Security updates have been issued by CentOS (dovecot, kernel, and qemu-kvm), Debian (cimg, cups, e2fsprogs, exim4, file-roller, golang-1.11, httpie, and wpa), Fedora (curl, ghostscript, ibus, krb5, mod_md, and nbdkit), Mageia (chromium-browser-stable, libheif, and nghttp2), openSUSE (djvulibre, expat, libopenmpt, mosquitto, phpMyAdmin, and webkit2gtk3), Red Hat (nodejs:10), SUSE (gpg2), and Ubuntu (e2fsprogs and exim4).

  • Exim 4.92.3 security release

    Exim 4.92.3 has been released with a fix for CVE-2019-16928, a heap-based buffer overflow in string_vformat that could lead to remote code execution. "The currently known exploit uses a extraordinary long EHLO string to crash the Exim process that is receiving the message. While at this mode of operation Exim already dropped its privileges, other paths to reach the vulnerable code may exist."

  • pam-python: local root escalation (CVE-2019-16729)

    Last week the openSUSE Security Team spent some time to check and review the PAM module from the pam-python project. Main reason for that – to make sure that the source code of the project is secure enough and bug free of course. Badly implemented PAM modules may cause user authentication to always succeed or otherwise badly influence security.

Exaile Music Player Got Its First Release in 4 Years, And I Didn’t Even Notice!

Filed under
Software

It turns out that this long-forgotten music library-come-player quietly squeaked back into life in the summer with the release of Exaile 4.0.0.

Exaile, for those who don’t know about it, is a GTK-based music player that was (arguably) most popular during the “halcyon” days of omg! in 2009-2012, aka the era of apps like CoverGloobus, Docky, eMeSeNe, Songbird, et al.

But the player (like other great apps of its time) soon faded from earshot as the music player scene solidified around apps like Banshee and Clementine and music streaming services like Spotify, Pandora and Deezer.

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Microsoft Loves Linux Needs More Work Argues Open Source Leader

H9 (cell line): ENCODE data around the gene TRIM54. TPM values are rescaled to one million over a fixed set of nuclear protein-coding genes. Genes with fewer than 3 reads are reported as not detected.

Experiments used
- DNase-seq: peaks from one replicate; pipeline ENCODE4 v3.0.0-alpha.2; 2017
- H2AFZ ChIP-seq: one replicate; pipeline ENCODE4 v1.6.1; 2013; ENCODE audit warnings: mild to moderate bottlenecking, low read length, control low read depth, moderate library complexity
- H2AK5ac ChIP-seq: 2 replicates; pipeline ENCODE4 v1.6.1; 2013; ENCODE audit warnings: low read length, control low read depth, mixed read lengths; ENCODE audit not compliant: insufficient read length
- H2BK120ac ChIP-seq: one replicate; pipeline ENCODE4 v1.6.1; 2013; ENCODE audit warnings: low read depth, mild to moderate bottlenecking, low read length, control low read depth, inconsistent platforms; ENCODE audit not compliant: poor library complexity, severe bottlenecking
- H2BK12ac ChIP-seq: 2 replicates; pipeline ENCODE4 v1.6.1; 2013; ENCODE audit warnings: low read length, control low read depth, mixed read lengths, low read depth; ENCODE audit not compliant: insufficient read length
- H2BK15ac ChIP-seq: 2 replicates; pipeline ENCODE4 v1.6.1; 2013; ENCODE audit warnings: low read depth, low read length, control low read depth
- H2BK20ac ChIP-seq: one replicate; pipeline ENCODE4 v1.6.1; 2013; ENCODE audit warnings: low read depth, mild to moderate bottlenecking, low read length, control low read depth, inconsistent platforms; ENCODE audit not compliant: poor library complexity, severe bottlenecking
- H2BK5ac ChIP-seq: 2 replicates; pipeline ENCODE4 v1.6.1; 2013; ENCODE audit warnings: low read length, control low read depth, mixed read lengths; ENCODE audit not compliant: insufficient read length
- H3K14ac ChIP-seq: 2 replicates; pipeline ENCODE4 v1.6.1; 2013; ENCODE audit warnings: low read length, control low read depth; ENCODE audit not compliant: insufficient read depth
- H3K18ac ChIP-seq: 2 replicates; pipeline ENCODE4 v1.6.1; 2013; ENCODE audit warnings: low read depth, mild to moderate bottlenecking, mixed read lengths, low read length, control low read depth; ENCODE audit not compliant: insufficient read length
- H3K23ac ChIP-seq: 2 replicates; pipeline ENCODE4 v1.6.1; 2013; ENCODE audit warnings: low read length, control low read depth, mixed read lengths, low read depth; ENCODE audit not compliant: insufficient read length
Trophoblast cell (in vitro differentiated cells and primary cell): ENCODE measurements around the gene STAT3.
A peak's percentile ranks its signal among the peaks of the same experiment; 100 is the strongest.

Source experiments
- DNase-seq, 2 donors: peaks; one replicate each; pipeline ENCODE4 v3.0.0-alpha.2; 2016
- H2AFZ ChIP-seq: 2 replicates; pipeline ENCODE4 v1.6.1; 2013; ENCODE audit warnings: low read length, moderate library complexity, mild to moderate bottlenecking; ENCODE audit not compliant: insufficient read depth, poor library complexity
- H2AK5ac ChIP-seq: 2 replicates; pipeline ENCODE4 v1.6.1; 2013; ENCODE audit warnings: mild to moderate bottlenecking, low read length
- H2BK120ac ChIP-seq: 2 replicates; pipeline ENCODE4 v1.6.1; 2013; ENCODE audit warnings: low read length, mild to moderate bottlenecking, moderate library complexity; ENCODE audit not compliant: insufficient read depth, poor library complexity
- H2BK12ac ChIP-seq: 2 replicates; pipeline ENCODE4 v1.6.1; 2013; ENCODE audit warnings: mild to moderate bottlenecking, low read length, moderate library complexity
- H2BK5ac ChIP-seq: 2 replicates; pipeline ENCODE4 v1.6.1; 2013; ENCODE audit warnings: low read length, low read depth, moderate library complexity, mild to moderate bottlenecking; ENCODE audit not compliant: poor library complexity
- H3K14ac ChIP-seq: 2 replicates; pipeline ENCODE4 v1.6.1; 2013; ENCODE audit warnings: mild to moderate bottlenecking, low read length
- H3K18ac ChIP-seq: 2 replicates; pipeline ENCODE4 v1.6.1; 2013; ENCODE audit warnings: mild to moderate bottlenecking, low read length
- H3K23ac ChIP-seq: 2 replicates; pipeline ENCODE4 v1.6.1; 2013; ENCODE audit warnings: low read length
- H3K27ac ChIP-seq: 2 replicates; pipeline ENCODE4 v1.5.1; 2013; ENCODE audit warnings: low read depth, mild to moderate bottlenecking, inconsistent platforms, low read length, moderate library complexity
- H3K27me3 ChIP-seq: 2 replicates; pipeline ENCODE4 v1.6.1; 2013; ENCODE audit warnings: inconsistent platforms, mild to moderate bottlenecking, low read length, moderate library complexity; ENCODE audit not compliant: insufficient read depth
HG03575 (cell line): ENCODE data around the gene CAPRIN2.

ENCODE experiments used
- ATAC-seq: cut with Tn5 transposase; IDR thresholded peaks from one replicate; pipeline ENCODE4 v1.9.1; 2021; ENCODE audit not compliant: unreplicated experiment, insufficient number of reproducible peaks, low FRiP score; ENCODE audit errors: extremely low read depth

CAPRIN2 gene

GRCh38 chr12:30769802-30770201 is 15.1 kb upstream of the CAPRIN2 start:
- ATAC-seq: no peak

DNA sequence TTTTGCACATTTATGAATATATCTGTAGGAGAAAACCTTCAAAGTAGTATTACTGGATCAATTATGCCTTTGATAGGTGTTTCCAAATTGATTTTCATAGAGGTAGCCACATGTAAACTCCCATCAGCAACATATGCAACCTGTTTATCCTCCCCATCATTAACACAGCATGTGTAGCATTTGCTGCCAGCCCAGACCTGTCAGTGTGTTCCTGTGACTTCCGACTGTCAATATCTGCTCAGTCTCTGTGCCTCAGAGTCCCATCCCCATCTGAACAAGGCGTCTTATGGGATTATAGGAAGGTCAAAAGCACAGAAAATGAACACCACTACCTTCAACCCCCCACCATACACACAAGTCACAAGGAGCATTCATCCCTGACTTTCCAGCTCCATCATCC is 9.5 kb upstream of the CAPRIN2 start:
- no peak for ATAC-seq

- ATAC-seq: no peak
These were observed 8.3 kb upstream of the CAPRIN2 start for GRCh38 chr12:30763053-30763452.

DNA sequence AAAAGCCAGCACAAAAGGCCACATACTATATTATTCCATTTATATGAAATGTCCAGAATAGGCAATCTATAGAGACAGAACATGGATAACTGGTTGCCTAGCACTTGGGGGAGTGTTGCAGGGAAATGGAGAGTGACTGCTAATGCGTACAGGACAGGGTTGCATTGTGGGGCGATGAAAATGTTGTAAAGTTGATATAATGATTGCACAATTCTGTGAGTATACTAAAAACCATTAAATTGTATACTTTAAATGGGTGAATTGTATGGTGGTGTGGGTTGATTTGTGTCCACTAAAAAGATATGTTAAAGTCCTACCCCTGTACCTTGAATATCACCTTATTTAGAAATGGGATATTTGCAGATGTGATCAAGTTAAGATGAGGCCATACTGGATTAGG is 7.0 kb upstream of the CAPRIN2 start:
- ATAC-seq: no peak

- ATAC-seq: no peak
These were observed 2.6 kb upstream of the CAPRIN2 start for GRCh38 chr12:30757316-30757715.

Filed under
GNU
Microsoft

Microsoft has increasingly embraced Linux in recent years, enough for Redmond to run under the mantra, “Microsoft Loves Linux”. Of course, the reason for the sea change from hating open source to embracing it is simply good economic movement.

Despite its new-found love for Linux, one expert believes Microsoft has a long way to go to atone for past problems. Specifically, free-software leader Richard Stallman says Microsoft’s top execs previously targeted open source in the past.

Most famous of the Linux attacks was former Microsoft CEO Steve Ballmer, who described the platform as a “cancer”. Former Windows chief Jim Allchin said the open source idea was both un-American and a killer of intellectual property.

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More in Tux Machines

TUXEDO Computers Enables Full Linux Support on the Intel-TongFang QC7 Gaming Laptop

At the request of numerous users, TUXEDO Computers is now providing the necessary drivers and software needed to enable full Linux support on the Intel-TongFang QC7 reference gaming laptop, which is the base of several laptops available for purchase in stores across Europe and the US. Some well known brands include the Aftershock / LEVEL51 Vapor 15 Pro, Eluktronics MAG-15, MAINGEAR ELEMENT, and XMG FUSION 15, the latter being now offered by TUXEDO Computers on their online store fully configurable and pre-installed with the company's in-house built, Ubuntu-based TUXEDO_OS. Read more

Red Hat/Fedora: Cockpit, WHO, DarwinAI and Emmanuel Bernard.

  • Cockpit 233 — Cockpit Project

    Cockpit is the modern Linux admin interface. We release regularly. Here are the release notes from Cockpit version 233.

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  • World Health Organization Embraces Open Source Technologies to Assist Healthcare Workers

    Red Hat, Inc., the world's leading provider of open source solutions, today announced it is working with the World Health Organization (WHO), the specialized agency of the United Nations responsible for international public health, to create a sustainable open source development infrastructure to support the development of the Learning Experience Platform (LXP) for the WHO Academy, the organization’s new state-of-the-art training center.